The Truth Behind Getting A Second Dog

in Health & Care by

Dogs are great life companions and loyal friends that will stay by your side through thick and thin. They are so adorable, we sometimes find ourselves wanting to adopt every dog we see. However, if you already do have a loving pup at home and find yourself thinking of adding another fluffy member to the family, here’s what to consider before taking any further steps:

Is your dog emotionally fit for a new companion?

First, it’s important to make sure your dog is social and knows how to deal with other dogs and pets around them, especially ones that hang around for longer periods of time than others. Take your dog out to the park and have it interact with other pals, or visit a friend with dogs over and let it socialize. If you happen to find your dog a little aggressive towards other dogs, or just more of a loner altogether, you might want to reconsider the idea of bringing another pup home. However, if you still choose to adopt another, take your first dog to consultation first or set it up with a trainer that will work on its social skills in order to avoid any fights that might take place when its new roommate comes over.

What type of dog is most compatible with yours?

The second most important thing you should have in mind is your dog’s character and what type of dog would go well with it. For example, if your dog is stubborn and bossy, you wouldn’t want to adopt a dog with the same traits; it would cause a catastrophe and the two will start to compete. Find a pup with a matching personality to your furry friend – perhaps even let it pick the new dog. Take your pup to the shelter and find the one it gets along with.

Keep the size of your dog in mind. If you have a large breed, getting a small one probably wouldn’t be the best idea. Remember, the new dog is going to be best mates with your current dog and that includes playtime and activities. Big dogs can accidentally injure smaller canines due to the obvious size differences.

Are you capable of financing two dogs?

After checking how your dog may be affected by your decision and making sure that it is emotionally ready to welcome a new companion into your home, start considering your own position in all of this. Another dog means double the responsibilities, double the effort and of course, twice as many finances. There is dog food, vaccination, vet check ups and toys to put into your calculation.

Time distribution

Time also plays a big role in ensuring both your dogs would be getting enough attention, outdoor activity, and care. You’ll need to invest a lot of time training the new dog in following the house rules and getting to know it better while balancing your relationship with your first dog.  Most people think that getting a new dog won’t be so difficult a task, assuming that the first dog would eventually train the other one and that they’ll somehow learn to alleviate one another with time. Sadly, this is as far from the truth as it can get. Dogs tend to learn obnoxious behaviors off one another and that means you might find your dog suddenly barking at random times or behaving inappropriately due to habits it picked off the new one. Therefore, both your dogs would still require individual training before they can exercise together. Each of them will also need to spend some time alone with you without the other. If you are a busy person who spends a lot of time at work, or out socializing, you might want to consider how this would affect the new dog who just changed homes and needs to yet familiarize itself with you and its surroundings.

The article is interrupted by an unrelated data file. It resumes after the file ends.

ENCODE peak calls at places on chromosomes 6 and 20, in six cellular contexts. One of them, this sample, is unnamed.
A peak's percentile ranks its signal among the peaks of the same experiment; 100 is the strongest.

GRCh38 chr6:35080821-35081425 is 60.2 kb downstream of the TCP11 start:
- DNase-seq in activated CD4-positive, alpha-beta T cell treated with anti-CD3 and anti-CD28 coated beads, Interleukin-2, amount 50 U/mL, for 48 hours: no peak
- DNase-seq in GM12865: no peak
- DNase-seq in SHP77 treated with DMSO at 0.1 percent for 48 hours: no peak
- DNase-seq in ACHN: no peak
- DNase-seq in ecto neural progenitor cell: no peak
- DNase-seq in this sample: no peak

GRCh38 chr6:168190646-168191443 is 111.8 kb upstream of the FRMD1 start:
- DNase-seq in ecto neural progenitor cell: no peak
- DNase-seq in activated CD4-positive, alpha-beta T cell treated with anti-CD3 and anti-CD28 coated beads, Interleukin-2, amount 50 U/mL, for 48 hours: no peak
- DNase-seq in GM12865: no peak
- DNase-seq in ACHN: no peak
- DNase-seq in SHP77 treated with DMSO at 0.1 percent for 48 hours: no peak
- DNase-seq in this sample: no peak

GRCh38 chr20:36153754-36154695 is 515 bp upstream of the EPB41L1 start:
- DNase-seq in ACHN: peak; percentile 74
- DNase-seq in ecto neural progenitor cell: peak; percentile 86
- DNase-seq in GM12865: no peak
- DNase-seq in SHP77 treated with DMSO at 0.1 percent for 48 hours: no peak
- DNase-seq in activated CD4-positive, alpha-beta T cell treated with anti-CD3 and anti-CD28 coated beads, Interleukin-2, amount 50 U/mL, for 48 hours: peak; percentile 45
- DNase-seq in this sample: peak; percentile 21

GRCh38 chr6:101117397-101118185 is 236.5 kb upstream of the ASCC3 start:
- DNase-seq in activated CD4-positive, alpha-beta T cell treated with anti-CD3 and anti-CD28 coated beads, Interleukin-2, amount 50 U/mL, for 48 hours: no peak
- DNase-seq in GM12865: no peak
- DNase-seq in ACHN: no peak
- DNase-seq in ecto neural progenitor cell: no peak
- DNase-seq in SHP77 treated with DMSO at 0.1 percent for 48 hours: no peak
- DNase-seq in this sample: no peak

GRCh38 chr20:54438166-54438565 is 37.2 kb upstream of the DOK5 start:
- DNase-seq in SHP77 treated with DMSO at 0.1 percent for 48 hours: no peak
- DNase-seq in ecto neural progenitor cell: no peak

Pairing

Not to say that two dogs of the same sex living in one household wouldn’t work, but generally speaking, a male-female dog household would probably be more functional. Behavior consultants state that most dog aggressions towards others of the same kind happen when two female dogs reside in the same household. This kind of feud may turn into a nightmare for the owner and practically everyone living in the same home.

Age & health

Your dog’s age plays a huge role here. If your dog is old, or suffers from health issues, getting a young puppy wouldn’t be a very good idea. Young puppies are usually very hyper and that might disturb the older dog’s peace. A young dog would also keep pushing the older one to play all the time, as it will seek a companion, which could put your dog under a lot of stress.

Despite all the things there are to consider and think about, all the new responsibilities and worries, a two dog household can be truly fun and full of love. If your dog generally enjoys the company of others and gets along with dogs, you’re in for one active, fun and probably loud household with a family like no other.

 

 

 

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